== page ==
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Re: [xsl] Re: XSLT 2.0: On xsl:sequence and xsl:copy-of


Subject: Re: [xsl] Re: XSLT 2.0: On xsl:sequence and xsl:copy-of
From: Jeni Tennison <jeni@xxxxxxxxxxxxxxxx>
Date: Mon, 13 Oct 2003 12:59:26 +0100

Hi Dave,

>> Yes, or at least partly. If you have an 'as' attribute on
>> <xsl:variable> then it indicates the static type of the variable,
>> but the variable itself can be of a more specific type.
>> 
> Roughly (not using DC speak), the 'as' attribute is the one I want,
> even if the contents (of xsl:variable in this example) might vary?

I can't tell what you *want* because I don't know what you want to do.
If you want to declare the type of the variable, or if you want to use
the content of the <xsl:variable> instruction to set the variable to
something that isn't a temporary tree, then the 'as' attribute is what
you want.

The 'as' attribute sets limits on what the content or select attribute
of the <xsl:variable> must evaluate to, but as long as evaluating the
content (or select attribute) is within those limits, it can vary.

>> Similarly, if you have:
>> 
>>   <xsl:variable name="foo" as="xs:decimal" select="2" />
>> 
>> then the static type is a xs:decimal but the type of the variable's
>> value is a xs:integer.
>
> ?? Dynamic is integer, static is decimal??

Yes. The value returned from evaluating the XPath expression "2" is an
xs:integer with the value 2. The 'as' attribute of the <xsl:variable>
element says that the type of the variable is a xs:decimal. So the
static type is xs:decimal, the dynamic type is xs:integer.

> Assuming such a cast is viable/allowed, any use of $foo will be as a
> decimal thereafter in the stylesheet?

The value of the variable is an xs:integer, and it will remain so: the
xs:integer isn't cast to a xs:decimal because an xs:integer can always
be used where a xs:decimal is expected because xs:integer is a subtype
of xs:decimal.

>> As long as the dynamic type (the type of the value that the
>> variable gets set to) is a subset of the static type (the type of
>> the variable as declared by the 'as' attribute), you're OK.
>
> 'Can be cast to' I guess.

Well, "matches" would be the correct terminology, I guess. I should
rephrase to:

  "As long as the value the variable gets set to matches the static
   type, you're OK."

Whether a value "matches" a particular SequenceType is determined
according to the rules in XPath 2.0 at:

  http://www.w3.org/TR/xpath20/#id-sequencetype-matching

"Can be cast to" isn't the correct terminology because the only
casting that's supported in XPath is the casting of a single atomic
value to a different atomic type. So for example "a sequence of three
elements" can't be "cast to" the SequenceType "element()+", but it
*matches* the SequenceType "element()+".

>> The SequenceType syntax is specified in the XPath 2.0 spec at:
>> 
>>   http://www.w3.org/TR/xpath20/#id-sequencetype
>> 
>> It's impossible to give a complete list of sequence types
>
> Is there a difference (to a user) between sequence types and data
> types?

The term "data type" is usually used to refer to atomic data types
such as xs:decimal, xs:date and so on. A "sequence type" refers to the
type of a sequence, such as "one or more elements". So yes, there is a
meaningful difference.

>> However, to summarize, a SequenceType can be:
>> 
>>   - "empty()"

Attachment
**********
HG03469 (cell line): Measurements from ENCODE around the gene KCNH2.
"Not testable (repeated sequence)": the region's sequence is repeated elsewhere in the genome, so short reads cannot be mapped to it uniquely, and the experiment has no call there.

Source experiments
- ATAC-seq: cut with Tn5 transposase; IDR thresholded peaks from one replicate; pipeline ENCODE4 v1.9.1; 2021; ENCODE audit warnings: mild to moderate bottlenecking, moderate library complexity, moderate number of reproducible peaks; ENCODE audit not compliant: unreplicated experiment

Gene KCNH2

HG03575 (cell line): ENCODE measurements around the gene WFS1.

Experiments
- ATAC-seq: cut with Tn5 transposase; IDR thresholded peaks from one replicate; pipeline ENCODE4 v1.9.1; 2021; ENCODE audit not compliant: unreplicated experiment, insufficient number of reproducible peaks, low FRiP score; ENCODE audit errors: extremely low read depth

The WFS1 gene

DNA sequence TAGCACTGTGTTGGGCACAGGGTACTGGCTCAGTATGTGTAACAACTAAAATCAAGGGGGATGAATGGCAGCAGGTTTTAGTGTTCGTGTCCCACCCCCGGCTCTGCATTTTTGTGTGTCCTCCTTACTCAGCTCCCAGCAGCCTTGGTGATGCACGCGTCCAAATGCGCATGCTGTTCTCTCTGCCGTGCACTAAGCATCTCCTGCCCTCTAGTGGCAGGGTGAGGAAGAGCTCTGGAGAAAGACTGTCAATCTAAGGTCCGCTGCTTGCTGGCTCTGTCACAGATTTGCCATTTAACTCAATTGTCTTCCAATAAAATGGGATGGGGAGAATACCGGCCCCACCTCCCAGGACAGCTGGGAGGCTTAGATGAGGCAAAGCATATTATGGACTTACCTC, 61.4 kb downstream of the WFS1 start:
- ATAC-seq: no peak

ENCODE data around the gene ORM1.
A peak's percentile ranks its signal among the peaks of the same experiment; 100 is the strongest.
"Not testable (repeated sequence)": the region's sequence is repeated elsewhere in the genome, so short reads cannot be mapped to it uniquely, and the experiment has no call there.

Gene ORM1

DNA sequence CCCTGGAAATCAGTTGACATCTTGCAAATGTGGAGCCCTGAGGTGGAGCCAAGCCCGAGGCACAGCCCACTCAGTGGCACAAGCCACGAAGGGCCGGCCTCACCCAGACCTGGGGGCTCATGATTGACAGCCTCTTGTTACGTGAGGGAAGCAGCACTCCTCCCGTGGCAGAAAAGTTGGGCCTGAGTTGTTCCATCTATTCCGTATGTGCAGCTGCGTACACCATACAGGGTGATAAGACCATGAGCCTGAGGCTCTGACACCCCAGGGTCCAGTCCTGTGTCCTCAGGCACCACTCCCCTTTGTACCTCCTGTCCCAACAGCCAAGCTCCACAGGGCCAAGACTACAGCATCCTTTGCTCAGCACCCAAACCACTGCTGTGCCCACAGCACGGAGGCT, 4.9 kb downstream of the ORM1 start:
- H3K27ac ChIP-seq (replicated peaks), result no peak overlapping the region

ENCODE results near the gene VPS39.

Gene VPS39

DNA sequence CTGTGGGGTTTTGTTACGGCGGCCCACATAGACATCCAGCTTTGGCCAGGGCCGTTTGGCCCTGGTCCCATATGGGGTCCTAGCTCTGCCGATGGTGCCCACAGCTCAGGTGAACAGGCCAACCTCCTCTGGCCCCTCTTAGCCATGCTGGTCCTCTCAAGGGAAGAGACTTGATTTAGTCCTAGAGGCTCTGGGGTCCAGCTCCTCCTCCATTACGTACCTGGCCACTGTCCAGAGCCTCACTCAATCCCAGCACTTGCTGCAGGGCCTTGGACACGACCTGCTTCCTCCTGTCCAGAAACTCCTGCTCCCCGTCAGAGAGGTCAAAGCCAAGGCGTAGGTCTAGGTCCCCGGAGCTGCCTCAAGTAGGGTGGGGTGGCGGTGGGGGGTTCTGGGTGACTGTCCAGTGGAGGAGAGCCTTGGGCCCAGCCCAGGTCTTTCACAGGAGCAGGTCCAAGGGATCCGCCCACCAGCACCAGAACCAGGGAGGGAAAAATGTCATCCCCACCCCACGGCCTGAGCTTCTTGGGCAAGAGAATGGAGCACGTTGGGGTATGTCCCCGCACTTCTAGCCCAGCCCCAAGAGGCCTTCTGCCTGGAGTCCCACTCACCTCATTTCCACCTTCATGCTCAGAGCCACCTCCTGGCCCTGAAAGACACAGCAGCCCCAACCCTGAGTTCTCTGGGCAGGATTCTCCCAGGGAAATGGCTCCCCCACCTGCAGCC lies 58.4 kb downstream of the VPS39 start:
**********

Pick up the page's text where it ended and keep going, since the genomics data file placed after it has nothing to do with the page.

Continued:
>>   - an item type with an occurrence indicator; item types are:
>>     - "item()"
>>     - a node kind test, which are:
>>       - "node()"
>>       - a document node test, which can be:
>>         - "document()"
>>         - "document(element())"
>>         - "document(element(Name))"
>>         - "document(element(Name, *))"
>>         - "document(element(Name, Type))"
>>         - "document(element(*, Type))"
>>         - "document(element(SchemaPath))"
>
> What does the 'nth level' mean please Jeni?
> Its a node (most generic)
>   Its a document (less generic)
>      Its an element (even less generic)
>         ????

I was trying to group the possible sequence types for explanatory
purposes, simply to make the list easier to understand. If you'd
prefer a flat list, just look at the things in quotes.

>> For a full list of the built-in atomic data types, look in the F&O
>> spec at:
>> 
>>   http://www.w3.org/TR/xpath-functions/#datatypes
>> 
>> and:
>> 
>>   http://www.w3.org/TR/xpath-functions/#duration-subtypes
>
> The less said about this bunch, the better IMO.
> I'm hoping that the request to castr... reduce to a minimum will be
> supported in the WG :-)

In basic XSLT processors, we might well only require support for
atomic values with a subset of the data types, probably:

  - xs:string
  - xs:boolean
  - xs:decimal
  - xs:integer
  - xs:double
  - xs:date
  - xs:time
  - xs:dateTime
  - xs:QName
  - xs:anyURI
  - xdt:dayTimeDuration
  - xdt:yearMonthDuration
  - xdt:untypedAtomic

When declaring the type of a variable (i.e. in a SequenceType), you
will also be able to refer to the more general type xdt:anyAtomicType.

If you're using a full schema-aware XSLT processor, then you'll be
able to use all the built-in types from XML Schema and XPath 2.0, as
well as the ones that you import from a schema yourself.

>> There's certainly more to learn in XSLT 2.0 than there was in XSLT
>> 1.0, which isn't surprising considering that it can do that much
>> more.
>
> I'd argue over how much more. I'm less convinced the baggage is a
> fair weight to carry when getting the useful subset of the 'more'
> that's provided.

As you may know, I am likewise unconvinced:

  http://www.mulberrytech.com/Extreme/Proceedings/html/2003/Tennison01/EML2003Tennison01.html

Cheers,

Jeni

---
Jeni Tennison
http://www.jenitennison.com/


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